[22:52] Elizabeth Wood: For Mary, building a world that is resilient simultaneously means building a world that is undeniably beautiful.
[23:00] Mary Davidge: It’s a word that sometimes some designers shy away from, but I think that beauty in architecture and design is something that is really important. Really, the best projects that you can do are projects that are going to be well loved for decades and hopefully centuries. And I think that there are qualities in design in architecture that have a global resonance for people that bring beauty into a project.
[23:28] Mary Davidge: I think that, for designers, looking at what we have found to be historically beautiful is always a great place to start. And I think when you mix that with nature, or you blend that with nature, you can hardly go wrong. Machu Picchu is a perfect example to me of a blend of human ingenuity and the natural world, and how the two of them just met in such an amazing way. One day, my family and friends were hiking and I just spent an afternoon sitting there kind of at the rise looking down over it. And what struck me was that no matter who came up over that rise, what their language was, what their culture was, what their nationality was, everyone was awestruck. Not one person looked like they were the slightest bit disappointed. Everyone was more than excited and more than really thrilled with what they saw. And, obviously, it’s ruins. But it absolutely is beautiful. You can’t, you just can’t argue with it.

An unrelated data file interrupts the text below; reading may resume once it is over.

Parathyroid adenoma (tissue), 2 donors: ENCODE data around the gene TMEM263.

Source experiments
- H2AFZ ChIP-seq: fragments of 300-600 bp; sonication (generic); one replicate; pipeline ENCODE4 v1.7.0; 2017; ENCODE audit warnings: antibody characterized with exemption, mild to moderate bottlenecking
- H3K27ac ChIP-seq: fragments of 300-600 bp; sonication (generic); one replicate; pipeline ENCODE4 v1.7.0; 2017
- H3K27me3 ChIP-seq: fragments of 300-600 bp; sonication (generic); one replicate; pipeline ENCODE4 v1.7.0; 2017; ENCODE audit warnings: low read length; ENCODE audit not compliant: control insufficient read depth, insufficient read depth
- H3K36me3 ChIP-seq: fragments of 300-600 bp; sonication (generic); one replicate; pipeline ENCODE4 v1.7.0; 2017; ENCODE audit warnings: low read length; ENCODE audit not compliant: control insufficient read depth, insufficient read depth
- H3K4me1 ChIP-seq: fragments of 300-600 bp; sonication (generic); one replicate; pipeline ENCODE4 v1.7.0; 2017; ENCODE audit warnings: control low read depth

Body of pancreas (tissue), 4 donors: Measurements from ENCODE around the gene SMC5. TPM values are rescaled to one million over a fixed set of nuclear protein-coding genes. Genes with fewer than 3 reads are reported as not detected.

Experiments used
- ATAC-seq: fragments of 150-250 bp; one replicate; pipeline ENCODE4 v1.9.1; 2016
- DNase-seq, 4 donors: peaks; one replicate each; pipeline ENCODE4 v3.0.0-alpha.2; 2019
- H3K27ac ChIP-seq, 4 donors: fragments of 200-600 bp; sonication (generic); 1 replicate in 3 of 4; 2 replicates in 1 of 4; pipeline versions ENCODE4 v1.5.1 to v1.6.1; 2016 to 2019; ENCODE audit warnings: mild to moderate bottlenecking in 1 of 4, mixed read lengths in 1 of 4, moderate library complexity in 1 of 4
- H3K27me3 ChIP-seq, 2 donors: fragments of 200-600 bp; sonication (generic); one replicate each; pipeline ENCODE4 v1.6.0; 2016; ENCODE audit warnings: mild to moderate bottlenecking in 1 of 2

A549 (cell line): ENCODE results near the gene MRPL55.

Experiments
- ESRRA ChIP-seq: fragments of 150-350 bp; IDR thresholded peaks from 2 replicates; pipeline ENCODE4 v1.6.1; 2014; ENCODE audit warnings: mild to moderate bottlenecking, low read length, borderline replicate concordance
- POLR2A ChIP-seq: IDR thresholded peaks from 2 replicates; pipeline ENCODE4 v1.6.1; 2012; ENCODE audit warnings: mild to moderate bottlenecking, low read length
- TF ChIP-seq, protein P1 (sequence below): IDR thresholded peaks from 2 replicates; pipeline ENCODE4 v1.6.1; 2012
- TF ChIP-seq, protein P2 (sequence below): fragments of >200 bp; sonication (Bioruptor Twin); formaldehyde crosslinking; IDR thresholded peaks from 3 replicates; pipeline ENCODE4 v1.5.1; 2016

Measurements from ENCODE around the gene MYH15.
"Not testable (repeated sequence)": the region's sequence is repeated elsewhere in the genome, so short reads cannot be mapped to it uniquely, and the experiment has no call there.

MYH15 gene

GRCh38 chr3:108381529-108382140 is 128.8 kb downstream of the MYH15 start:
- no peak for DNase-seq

[24:50] Elizabeth Wood: That’s our show. The Design Mind frogcast was brought to you by frog, a leading global creative consultancy that is part of Capgemini Invent. Check today’s show notes for transcripts and more from our conversation. You’ll also find a link to download frog’s new report ‘Reshaping the Workplace,’ all about designing for the future of work. We want to sincerely thank Mary Davidge, environmental advocate, for joining us to share her time, her inspiration and her wisdom with us.
[24:50] Elizabeth Wood: We also want to thank you, dear listener. If you like what you heard, tell your friends. Rate and review to help others find us on Apple Podcasts and Spotify . And be sure to follow us wherever you listen to podcasts. Find lots more to think about from our global frog team at frog.co/designmind. Follow frog on Twitter at @frogdesign and @frog_design on Instagram. And if you have any thoughts about the show, we’d love to hear from you. Reach out at email@example.com. Thanks for listening. Now go make your mark.